- Category: Tours
- Published on Friday, 16 September 2011 22:29
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This mosaic of elongated lagoons, connected by creeks, savannas and logwood thickets is excellent for birds. As the dry season gets underway, they arrive in huge numbers from the Peten and Yucatan as swamps in these areas dry up. By April, the Crooked Tree landscape is alive with flocks of different water birds. Huge congregations of Double Crested Cormorants, Egrets, Herons, and different ducks all can be seen.
The Jabiru Stork, the largest bird in the Americas, also calls in from time to time. They appear in November, build their stick nesting platforms in December or January, and raise their young by June. Where they spend the rest of the year is a bit of a mystery, but the suspicion is Campeche in Mexico.
Crooked Tree also hosts the Peregrine, the world's fastest falcon. They patrol the waterways in search of a meal and have learnt to follow tour boats. The many Coots on the water are distracted when the boats pass, giving the Peregrine a chance to search out their prey, dive and strike. Powerful enough to grab an adult Coot right out of the water, the Peregrine carries its meal off to some perch.
Another Crooked Tree bird spectacle is the Snail Kites, feeding on Apple Snails whose large sun-bleached shells litter the banks. Their white egg clusters are also often to be seen on sedges and rushes, just above the waterline. The Kites hover round the sanctuary year round and are one of its characteristic animals.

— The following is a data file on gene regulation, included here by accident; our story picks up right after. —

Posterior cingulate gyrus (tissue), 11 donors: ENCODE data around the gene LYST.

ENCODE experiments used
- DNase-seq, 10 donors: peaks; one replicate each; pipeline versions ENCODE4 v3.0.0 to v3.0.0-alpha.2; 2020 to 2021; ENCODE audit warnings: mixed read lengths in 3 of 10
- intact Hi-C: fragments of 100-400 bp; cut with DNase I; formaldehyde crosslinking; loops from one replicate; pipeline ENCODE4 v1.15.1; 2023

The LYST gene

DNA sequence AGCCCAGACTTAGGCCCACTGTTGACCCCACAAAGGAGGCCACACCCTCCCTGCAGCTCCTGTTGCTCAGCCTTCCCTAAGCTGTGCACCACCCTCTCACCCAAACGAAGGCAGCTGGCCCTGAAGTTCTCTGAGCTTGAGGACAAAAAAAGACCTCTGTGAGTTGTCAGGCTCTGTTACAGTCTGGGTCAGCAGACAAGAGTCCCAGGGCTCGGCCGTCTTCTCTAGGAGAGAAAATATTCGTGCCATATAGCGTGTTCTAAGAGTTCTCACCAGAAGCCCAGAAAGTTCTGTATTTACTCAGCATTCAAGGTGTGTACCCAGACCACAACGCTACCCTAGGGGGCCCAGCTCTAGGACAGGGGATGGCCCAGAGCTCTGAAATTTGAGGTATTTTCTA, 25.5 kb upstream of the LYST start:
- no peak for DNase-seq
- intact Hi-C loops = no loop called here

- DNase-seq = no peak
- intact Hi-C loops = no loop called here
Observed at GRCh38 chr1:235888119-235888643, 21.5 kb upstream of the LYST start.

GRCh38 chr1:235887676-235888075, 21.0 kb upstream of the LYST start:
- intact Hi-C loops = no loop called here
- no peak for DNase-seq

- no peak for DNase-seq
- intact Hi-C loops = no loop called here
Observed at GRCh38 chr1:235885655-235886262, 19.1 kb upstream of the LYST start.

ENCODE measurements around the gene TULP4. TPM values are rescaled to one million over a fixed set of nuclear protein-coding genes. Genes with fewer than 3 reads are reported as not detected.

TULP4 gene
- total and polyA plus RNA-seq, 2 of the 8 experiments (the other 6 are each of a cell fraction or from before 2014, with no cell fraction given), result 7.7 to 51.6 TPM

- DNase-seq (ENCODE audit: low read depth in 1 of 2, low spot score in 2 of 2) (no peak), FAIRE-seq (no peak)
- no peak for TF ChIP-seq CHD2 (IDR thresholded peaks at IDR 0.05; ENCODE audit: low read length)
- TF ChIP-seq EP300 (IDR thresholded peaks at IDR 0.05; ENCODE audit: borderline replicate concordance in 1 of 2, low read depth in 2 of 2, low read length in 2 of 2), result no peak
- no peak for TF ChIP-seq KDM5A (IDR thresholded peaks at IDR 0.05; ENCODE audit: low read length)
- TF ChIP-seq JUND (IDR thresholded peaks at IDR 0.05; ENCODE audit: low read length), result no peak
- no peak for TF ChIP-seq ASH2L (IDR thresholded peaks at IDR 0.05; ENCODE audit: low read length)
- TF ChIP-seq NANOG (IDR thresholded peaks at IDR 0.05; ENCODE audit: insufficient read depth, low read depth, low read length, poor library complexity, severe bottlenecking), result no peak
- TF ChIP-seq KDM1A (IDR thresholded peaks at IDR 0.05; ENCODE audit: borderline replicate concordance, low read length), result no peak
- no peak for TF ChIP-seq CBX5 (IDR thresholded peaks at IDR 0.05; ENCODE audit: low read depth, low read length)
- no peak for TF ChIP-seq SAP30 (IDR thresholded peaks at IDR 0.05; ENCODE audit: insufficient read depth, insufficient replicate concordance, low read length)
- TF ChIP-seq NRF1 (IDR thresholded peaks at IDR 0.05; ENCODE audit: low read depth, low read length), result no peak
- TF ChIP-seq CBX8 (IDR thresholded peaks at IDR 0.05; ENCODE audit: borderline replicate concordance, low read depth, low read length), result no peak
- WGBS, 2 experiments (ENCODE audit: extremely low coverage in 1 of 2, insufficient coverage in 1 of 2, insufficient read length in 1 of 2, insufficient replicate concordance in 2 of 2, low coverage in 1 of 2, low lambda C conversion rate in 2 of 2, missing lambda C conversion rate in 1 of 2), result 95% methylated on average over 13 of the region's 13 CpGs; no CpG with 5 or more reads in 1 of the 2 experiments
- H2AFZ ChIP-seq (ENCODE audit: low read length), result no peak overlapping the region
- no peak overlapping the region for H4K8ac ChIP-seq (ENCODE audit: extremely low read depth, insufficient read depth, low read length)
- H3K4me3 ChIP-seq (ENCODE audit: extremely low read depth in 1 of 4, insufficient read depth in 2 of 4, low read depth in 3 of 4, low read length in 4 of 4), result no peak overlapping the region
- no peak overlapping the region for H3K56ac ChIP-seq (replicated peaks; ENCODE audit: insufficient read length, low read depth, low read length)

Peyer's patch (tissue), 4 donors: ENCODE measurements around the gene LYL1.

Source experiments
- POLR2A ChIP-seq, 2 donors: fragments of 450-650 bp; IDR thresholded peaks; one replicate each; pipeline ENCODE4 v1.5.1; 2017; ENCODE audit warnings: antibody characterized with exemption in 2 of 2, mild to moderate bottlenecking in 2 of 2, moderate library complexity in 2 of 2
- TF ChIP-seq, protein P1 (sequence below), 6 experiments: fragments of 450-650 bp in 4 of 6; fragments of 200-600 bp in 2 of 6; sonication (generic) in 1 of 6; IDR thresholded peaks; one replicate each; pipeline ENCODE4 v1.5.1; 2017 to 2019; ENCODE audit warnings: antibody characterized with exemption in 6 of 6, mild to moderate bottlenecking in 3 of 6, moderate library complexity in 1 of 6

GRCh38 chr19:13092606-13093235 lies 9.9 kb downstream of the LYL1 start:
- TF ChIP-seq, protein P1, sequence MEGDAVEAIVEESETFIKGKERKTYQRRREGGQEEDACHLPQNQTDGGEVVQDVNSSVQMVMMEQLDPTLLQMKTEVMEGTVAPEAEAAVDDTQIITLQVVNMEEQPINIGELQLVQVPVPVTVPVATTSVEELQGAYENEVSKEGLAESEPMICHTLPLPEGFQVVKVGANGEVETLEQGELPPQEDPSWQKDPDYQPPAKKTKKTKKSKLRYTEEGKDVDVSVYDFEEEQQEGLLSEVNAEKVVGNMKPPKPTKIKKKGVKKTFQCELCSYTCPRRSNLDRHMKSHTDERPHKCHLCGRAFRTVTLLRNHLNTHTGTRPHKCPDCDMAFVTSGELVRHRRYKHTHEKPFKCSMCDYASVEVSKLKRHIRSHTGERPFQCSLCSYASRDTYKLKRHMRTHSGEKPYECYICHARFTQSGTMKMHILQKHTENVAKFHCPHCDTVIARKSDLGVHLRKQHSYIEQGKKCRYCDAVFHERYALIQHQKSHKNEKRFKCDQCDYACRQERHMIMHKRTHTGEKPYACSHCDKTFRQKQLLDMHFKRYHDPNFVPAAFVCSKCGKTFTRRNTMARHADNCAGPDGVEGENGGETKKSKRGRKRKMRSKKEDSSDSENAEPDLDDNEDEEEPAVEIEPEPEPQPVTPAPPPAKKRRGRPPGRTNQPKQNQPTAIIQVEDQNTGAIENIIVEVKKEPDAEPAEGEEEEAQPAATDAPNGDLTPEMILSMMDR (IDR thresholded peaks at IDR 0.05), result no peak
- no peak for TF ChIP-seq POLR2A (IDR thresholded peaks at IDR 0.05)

Other permanent inhabitants include all Belize's species of kingfishers, and Muscovy and Black-bellied Whistling ducks that nest in the trees around the lagoons. Black Creek or Spanish Creek offer particular good birding, as they meander south to the Belize River. Colonies of Boatbilled Herons can be found. Hard to see but not to hear, they hide away in the darkest recesses of the canopy, but give themselves away with their squawking cackling calls. Along the rivers banks also look out for crocodiles, turtles and iguanas. In the middle of the sanctuary sites Crooked Tree itself Native cashew trees abound. Look out for the bright red Vermilion Flycatcher. It's hard to miss as it sits on fence posts waiting for passing insects.